We all struggle with anxiety from time to time. It’s understandable to feel stressed or anxious because of a demanding job, problems at home, or challenging school assignments.
Anxiety disorders, however, are far more destructive than the occasional feeling of stress or fear. They are persistent and frightening and can intensify substance use disorders.
If you or a loved one is experiencing unrelenting anxiety or other anxiety-related symptoms, we can help.
Beach House Center for Recovery is a leading anxiety treatment center in Florida, providing comprehensive support for addiction and co-occurring mental health disorders.
We proudly offer a variety of leading-edge treatment programs that address the mental health issues that contribute to substance use disorder, including anxiety.
Continue reading to learn more.
What Is Anxiety Disorder?
Anxiety disorder is a mental health condition characterized by excessive and often uncontrollable feelings of worry, fear, or unease.
It can manifest in various forms and includes a range of sometimes debilitating symptoms. People with anxiety disorders may experience physical and psychological effects that significantly impact daily life and functioning.
Our skilled mental health professionals diagnose and treat anxiety disorder through various therapeutic approaches.
What Causes Anxiety Disorder?
Anxiety disorders are complex conditions with multiple contributing factors.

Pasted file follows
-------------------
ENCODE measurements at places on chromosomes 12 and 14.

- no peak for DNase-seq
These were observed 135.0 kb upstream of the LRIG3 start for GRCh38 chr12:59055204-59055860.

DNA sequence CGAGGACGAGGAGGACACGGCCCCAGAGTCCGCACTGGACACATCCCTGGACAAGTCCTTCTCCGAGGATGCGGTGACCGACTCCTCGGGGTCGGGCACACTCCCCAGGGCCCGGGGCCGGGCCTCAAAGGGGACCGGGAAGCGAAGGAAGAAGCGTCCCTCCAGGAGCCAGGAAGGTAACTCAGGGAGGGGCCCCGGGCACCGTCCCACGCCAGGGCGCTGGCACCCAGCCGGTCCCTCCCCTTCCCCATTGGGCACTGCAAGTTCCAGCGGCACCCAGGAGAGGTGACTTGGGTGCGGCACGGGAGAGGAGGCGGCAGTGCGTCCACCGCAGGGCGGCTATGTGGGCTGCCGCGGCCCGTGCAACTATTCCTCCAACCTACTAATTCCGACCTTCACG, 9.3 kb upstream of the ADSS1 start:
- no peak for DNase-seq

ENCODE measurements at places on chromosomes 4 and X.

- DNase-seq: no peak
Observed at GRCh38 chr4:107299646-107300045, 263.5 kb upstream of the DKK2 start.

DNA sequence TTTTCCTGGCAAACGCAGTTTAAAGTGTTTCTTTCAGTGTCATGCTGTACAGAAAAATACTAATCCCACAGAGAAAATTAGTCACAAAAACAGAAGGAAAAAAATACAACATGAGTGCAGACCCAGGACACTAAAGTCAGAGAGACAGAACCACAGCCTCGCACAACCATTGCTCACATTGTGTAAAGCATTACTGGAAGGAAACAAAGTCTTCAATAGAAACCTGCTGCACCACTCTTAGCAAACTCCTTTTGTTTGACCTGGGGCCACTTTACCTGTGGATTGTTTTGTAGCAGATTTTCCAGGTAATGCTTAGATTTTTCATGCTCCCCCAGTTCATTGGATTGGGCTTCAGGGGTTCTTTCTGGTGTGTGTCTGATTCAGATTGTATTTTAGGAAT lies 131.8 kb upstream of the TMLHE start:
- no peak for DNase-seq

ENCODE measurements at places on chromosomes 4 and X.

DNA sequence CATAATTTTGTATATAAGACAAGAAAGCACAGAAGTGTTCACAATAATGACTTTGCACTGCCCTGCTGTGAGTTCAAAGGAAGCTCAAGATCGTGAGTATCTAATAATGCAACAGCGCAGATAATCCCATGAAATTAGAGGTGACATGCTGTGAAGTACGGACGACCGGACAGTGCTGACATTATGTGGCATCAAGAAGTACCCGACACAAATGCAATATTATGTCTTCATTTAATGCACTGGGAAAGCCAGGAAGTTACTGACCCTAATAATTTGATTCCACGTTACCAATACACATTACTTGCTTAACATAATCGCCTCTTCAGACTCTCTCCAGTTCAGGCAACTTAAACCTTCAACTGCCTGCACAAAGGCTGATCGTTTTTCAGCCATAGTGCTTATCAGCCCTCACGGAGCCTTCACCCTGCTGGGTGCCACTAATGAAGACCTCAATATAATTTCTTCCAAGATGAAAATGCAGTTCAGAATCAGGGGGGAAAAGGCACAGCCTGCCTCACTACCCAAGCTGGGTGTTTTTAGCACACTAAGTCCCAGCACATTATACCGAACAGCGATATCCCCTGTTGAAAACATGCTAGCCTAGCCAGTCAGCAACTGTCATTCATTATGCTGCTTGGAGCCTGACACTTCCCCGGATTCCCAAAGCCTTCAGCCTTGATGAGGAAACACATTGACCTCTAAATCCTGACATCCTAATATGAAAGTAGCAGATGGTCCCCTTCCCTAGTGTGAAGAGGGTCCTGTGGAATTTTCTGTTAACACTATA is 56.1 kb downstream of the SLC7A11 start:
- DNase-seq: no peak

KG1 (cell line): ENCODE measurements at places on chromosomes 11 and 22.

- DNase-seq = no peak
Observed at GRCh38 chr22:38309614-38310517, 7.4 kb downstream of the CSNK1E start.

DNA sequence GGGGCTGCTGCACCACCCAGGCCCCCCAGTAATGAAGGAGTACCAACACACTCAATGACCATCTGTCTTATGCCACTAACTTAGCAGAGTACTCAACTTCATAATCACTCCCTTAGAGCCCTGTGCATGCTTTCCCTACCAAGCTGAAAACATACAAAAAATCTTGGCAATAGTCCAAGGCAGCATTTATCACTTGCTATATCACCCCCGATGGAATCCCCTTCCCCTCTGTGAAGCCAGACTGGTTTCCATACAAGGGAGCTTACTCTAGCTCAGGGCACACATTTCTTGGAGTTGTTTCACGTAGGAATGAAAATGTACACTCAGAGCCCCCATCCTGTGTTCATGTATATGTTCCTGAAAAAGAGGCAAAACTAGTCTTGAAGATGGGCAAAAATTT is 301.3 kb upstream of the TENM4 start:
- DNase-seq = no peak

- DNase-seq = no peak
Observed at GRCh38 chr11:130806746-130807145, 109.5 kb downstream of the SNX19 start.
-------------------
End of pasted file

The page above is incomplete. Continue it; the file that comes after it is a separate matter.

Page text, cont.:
The exact cause of anxiety disorders is not known, but they are believed to result from a combination of multiple factors, including
A family history of anxiety disorders may increase the risk of developing one.
- Brain Chemistry
Imbalances in neurotransmitters like serotonin and dopamine can affect anxiety. These imbalances can affect mood regulation and stress response.
- Environmental Factors
Stressful life events, trauma, or significant changes in life circumstances, such as divorce or job loss, can trigger or exacerbate anxiety disorders.
- Childhood Experiences
Adverse experiences, including abuse, neglect, or early exposure to chronic stress, can increase the risk of anxiety disorders later in life.
- Personality Factors
Traits like being overly perfectionistic or having a tendency toward negative thinking may contribute to developing anxiety disorders.
- Medical Conditions
Certain medical conditions, such as thyroid disorders and heart conditions, can mimic or exacerbate anxiety symptoms.
- Substance Use
Alcohol, drugs, or certain medications can lead to or worsen anxiety disorders. This is known as substance-induced anxiety disorder.
It’s important to note that anxiety disorders are complex and often result from a combination of these factors. Different individuals may have other risk factors. Not everyone exposed to these risk factors will also develop an anxiety disorder.
Types of Anxiety Disorders
There are several different types of anxiety disorders, each characterized by specific patterns of symptoms and triggers.
The most common types include
- Generalized Anxiety Disorder (GAD)
GAD is characterized by excessive, chronic worry and anxiety about various aspects of daily life, such as health, work, and relationships. People with GAD often struggle to control their fears and may experience physical symptoms like restlessness, muscle tension, and fatigue.
- Panic Disorder
Individuals with panic disorder experience sudden and intense panic attacks and episodes of overwhelming fear or dread. These attacks can occur suddenly, including symptoms like rapid heartbeat, shortness of breath, and a sense of impending doom.
- Social Anxiety Disorder (Social Phobia)